Another indication is that Tasmanians in the 2007 federal election voted overwhelmingly for politicians who have no concern about any of the impacts of the pulp mill on them or future generations.  They voted for politicians who have ignored all independent expertise and advice, from economists to scientists, from doctors to former members of the sidelined state RPDC, and of course they voted for politicians who have ignored hundreds of public submissions. Except for Bob Brown, not one of the other five elected senators and not one of the five MHRs has demonstrated any concern about the full range of issues, including resource sustainability, water usage, MIS schemes and plantations, affects on river catchments, agriculture, tourism, marine environment, health of people and other species, assessment process, subsidies to the proponent, increased logging and transport hazards, air and water pollution, climate change and competition with mills coming on line in Malaysia, South America and Russia.

A further example illustrates the nature of the problem.  At about the time of the 2007 election, a recently retired senior teacher, who had held high leadership positions in Launceston secondary schools, a long-time resident of Launceston, well-respected, well-read and reputedly well informed, surprised several of his former colleagues by informing them that he had a “neutral position” on the pulp mill issue because in his view, and in his words, “I cannot see how it will have any effect on me”.

This “elector” goes beyond the boundaries of the timid and the easily spooked, as described by Pete Hay, and presents as selfish, uninformed, and lacking empathy, in some ways a neater fit with the dilemma of Leunig’s concern – perhaps one of those who will speak out when it is all too late and the damage is irreparable. But obviously in his case, only when his cosy suburban existence, such as the quality of his water supply, is under threat. 

Now for the “elected”, or in this case, a sitting MHR about to be defeated.  Michael Ferguson, Liberal member for Bass, was fond of lamenting in the weeks leading up to the election that the pulp mill issue was shaping as a personal disaster for him, because preferences from the predicted increased Green vote would likely flow strongly to the Labor candidate.  This would destroy his “career”, as he put it, almost as soon as he’d begun it.  Ferguson was already on record as saying to a British journalist, without irony or embarrassment, that he had not visited the site for the proposed mill, in his electorate.  Ferguson’s failure to represent the interests of his constituents who might be adversely affected by the mill was absolute and complete.  His main interest in the mill was the effect on his personal political career.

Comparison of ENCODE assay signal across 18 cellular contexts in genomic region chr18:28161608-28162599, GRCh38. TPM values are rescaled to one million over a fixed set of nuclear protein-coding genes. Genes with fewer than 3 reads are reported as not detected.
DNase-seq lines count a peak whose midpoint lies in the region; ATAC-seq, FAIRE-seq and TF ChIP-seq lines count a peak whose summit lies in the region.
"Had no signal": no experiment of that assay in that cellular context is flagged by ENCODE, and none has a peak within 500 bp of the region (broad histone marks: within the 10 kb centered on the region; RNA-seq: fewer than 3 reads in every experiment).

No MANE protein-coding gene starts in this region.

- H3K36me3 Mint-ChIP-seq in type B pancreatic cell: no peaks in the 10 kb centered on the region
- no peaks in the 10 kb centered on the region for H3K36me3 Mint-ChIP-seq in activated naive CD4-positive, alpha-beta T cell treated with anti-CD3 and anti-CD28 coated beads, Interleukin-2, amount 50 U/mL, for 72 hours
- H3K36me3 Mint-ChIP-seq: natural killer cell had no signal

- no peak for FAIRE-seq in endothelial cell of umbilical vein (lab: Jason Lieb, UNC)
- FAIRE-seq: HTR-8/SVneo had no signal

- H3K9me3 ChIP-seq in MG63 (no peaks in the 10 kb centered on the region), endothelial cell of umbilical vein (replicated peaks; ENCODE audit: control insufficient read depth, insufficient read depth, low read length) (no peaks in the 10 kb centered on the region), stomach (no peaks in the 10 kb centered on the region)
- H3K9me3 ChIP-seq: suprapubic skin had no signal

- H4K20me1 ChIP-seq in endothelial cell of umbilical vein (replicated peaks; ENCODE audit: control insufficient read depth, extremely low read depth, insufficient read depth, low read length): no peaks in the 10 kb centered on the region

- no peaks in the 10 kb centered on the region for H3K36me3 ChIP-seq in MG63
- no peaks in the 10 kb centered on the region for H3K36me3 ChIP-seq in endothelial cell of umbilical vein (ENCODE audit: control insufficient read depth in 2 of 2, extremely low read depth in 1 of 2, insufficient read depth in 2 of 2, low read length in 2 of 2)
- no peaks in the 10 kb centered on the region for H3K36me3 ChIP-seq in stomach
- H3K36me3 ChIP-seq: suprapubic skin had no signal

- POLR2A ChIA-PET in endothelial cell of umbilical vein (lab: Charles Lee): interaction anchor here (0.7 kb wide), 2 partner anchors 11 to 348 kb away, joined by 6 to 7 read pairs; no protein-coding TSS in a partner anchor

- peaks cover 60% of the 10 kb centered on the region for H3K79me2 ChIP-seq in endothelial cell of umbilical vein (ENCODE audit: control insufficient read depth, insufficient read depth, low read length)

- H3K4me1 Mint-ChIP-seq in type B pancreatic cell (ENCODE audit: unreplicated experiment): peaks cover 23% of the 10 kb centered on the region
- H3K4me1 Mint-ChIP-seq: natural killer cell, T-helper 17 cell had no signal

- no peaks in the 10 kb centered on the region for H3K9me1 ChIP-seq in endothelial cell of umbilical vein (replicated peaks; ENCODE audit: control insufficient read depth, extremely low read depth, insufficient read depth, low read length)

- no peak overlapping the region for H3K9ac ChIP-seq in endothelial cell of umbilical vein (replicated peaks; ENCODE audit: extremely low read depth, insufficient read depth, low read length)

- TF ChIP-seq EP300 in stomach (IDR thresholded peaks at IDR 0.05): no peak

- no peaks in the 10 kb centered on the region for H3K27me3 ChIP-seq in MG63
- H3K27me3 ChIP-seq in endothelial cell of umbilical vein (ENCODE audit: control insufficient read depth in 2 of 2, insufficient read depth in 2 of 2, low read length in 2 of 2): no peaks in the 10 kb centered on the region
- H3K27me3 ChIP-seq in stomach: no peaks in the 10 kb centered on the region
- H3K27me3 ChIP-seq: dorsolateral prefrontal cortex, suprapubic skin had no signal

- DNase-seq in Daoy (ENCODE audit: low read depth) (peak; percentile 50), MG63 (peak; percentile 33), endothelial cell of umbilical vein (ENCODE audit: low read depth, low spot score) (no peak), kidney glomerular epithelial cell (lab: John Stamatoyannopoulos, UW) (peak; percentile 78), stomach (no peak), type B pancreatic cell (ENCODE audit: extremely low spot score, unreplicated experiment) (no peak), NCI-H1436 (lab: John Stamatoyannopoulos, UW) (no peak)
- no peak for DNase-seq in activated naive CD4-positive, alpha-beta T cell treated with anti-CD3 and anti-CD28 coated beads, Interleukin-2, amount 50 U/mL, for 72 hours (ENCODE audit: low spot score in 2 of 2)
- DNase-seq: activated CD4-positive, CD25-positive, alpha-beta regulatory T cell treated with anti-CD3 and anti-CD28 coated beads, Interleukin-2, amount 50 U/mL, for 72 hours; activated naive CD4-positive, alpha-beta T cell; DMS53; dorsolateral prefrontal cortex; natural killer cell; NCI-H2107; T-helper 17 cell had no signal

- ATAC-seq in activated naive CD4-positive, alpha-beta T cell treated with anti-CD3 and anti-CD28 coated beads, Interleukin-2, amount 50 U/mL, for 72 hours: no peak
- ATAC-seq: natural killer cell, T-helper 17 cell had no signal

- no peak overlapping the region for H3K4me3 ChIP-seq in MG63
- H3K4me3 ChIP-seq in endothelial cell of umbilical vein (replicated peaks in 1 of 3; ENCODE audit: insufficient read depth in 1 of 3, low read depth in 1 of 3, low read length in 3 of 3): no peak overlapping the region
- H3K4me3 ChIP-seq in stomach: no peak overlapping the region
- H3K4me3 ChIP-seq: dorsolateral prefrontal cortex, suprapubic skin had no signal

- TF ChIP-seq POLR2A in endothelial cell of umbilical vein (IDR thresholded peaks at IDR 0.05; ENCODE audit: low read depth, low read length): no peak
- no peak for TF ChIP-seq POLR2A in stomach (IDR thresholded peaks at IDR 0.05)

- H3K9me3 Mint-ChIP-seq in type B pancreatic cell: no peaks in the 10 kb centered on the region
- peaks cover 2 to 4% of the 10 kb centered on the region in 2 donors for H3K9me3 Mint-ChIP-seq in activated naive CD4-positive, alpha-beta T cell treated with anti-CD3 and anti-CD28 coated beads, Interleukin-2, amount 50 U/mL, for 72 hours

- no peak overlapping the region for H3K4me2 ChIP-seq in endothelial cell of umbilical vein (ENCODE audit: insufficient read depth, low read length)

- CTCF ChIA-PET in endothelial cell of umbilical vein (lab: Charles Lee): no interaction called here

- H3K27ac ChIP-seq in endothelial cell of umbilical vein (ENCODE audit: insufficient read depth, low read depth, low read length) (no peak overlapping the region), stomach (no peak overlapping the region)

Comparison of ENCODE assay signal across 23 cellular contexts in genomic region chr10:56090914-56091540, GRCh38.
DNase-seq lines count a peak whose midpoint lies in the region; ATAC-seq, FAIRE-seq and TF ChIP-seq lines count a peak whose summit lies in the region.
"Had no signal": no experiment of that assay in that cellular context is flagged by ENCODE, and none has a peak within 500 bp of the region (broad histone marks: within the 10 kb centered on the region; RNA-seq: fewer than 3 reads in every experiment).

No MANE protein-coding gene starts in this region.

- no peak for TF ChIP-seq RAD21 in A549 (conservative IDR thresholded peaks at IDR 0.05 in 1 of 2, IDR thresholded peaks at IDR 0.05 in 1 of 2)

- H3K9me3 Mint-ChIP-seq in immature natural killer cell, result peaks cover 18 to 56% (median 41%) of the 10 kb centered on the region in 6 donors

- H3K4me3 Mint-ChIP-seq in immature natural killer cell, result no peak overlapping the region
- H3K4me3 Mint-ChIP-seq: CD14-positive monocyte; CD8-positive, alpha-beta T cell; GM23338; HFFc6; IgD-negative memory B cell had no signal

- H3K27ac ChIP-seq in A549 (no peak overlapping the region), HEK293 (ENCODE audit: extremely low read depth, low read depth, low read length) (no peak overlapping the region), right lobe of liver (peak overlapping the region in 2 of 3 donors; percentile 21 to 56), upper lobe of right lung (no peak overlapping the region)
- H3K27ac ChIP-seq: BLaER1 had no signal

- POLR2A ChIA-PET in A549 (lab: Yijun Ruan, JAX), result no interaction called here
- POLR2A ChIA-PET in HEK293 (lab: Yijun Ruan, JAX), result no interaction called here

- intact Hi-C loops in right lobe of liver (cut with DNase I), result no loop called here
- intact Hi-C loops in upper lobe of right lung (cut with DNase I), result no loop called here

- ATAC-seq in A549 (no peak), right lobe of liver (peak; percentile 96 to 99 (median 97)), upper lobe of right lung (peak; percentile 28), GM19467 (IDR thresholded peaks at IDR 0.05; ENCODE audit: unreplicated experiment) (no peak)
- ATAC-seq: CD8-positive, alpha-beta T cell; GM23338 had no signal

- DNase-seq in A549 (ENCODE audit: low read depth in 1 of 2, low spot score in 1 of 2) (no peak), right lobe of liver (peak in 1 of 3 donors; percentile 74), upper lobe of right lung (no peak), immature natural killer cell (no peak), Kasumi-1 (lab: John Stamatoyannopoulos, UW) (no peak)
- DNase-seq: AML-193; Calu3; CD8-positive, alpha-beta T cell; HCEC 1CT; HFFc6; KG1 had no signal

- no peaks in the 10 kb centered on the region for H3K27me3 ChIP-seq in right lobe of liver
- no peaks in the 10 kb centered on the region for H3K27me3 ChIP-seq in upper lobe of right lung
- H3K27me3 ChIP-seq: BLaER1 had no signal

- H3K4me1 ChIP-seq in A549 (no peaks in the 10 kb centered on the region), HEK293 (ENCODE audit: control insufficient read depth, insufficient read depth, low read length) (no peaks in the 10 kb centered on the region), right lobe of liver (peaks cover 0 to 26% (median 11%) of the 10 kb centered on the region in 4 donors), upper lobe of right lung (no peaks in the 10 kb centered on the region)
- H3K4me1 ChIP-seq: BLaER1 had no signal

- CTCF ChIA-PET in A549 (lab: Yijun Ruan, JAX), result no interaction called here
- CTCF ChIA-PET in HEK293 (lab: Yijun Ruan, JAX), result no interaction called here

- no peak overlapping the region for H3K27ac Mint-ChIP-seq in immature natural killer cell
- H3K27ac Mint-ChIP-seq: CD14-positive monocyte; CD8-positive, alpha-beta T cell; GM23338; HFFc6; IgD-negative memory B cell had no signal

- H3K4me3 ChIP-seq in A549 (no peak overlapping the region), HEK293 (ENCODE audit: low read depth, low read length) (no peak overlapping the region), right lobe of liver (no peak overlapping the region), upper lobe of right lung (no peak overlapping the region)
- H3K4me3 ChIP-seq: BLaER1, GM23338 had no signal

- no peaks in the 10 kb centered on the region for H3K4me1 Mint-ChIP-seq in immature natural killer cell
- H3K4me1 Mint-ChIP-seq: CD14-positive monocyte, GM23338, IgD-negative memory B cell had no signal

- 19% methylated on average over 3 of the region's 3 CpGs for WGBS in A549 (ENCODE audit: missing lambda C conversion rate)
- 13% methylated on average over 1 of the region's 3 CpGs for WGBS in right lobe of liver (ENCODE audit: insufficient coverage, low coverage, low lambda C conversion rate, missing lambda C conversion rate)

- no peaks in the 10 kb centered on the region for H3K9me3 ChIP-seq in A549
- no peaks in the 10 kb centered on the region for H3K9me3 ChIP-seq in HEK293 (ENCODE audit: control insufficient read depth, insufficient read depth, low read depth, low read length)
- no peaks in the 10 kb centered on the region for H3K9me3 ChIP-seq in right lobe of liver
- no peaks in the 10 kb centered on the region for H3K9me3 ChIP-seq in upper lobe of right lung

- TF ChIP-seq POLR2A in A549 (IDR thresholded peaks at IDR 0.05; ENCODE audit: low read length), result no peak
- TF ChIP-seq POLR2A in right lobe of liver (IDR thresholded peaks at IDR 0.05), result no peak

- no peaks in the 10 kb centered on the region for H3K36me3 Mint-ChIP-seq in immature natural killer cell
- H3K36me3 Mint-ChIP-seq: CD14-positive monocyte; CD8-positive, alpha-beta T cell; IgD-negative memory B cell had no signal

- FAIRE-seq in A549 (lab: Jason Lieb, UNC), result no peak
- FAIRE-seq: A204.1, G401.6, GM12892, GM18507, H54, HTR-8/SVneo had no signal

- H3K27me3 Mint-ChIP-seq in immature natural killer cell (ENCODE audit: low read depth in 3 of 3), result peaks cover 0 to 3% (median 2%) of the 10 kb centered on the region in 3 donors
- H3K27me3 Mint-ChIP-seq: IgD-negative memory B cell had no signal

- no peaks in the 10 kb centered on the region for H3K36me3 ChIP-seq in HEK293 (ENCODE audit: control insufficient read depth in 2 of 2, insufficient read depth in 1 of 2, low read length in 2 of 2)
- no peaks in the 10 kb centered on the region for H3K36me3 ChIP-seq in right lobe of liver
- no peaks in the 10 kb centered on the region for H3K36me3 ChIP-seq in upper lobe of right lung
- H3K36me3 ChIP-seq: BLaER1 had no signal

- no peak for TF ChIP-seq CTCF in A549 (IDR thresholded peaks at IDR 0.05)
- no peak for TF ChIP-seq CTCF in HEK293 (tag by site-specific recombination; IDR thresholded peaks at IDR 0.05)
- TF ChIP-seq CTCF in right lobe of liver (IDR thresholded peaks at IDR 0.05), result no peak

The dangers of this sort of political culture have become all too apparent in Australia during the Howard era, and in Tasmania they are no less obvious.  It is a culture which promotes a narrowness of vision, a shutting down of alternative opinion and discussion, and a condemnation of dissent.  In this culture politicians’ self-serving careerist ambitions can only be pursued within the cloying but comforting confines of the party system of caucus solidarity.  Conscience and principle are best left out of the equation.  The experiences of Ben Quin, on the Liberal side, and Terry Martin on the Labor side, in challenging the party line on the pulp mill, on grounds of principle, are testimony to that during 2007.  Both were warned by their party hierarchy to conform, and when no longer party members, both were vilified by their former colleagues.  Lisa Singh only preserved her “career” prospects within the ALP by agreeing not to vote as her conscience urged.

But if all courage is a form of constancy, courage of conviction is no less so.  Once personal principles and ethical standards are compromised other betrayals come more easily.  Quin and Martin have bolstered their standing and reputation within the community.  They are highly regarded for their honesty.  They are trusted because they have placed principle before personal career and the comfort afforded by “caucus solidarity”.  They refused to abdicate their sense of individual moral responsibility by continuing an obedience to the dictates of party conformity.

Political careerism has merged with the gross ossification of caucus conformism to produce a culture where those who put their moral convictions above loyalty to party become exposed to a particularly vicious wrath of ostracism and abuse.  Former Liberal Premier and Gunns director Robin Gray was vitriolic and savage in his public attack on Ben Quin, and Terry Martin was forced to endure a similar character assassination from the ALP leadership. 

These political parties are nowhere more united than in their own narrow focus on self-preservation above all else, for it is that, and that alone, which sustains lengthy political careers and the rewards of office. Obedience to party has become more important than representation of the electorate, and this model has been strengthened during the Howard years and is now the dominant feature of Australian parliamentary practice at state and federal level.  In this way democracy is subverted, diminished and threatened from within.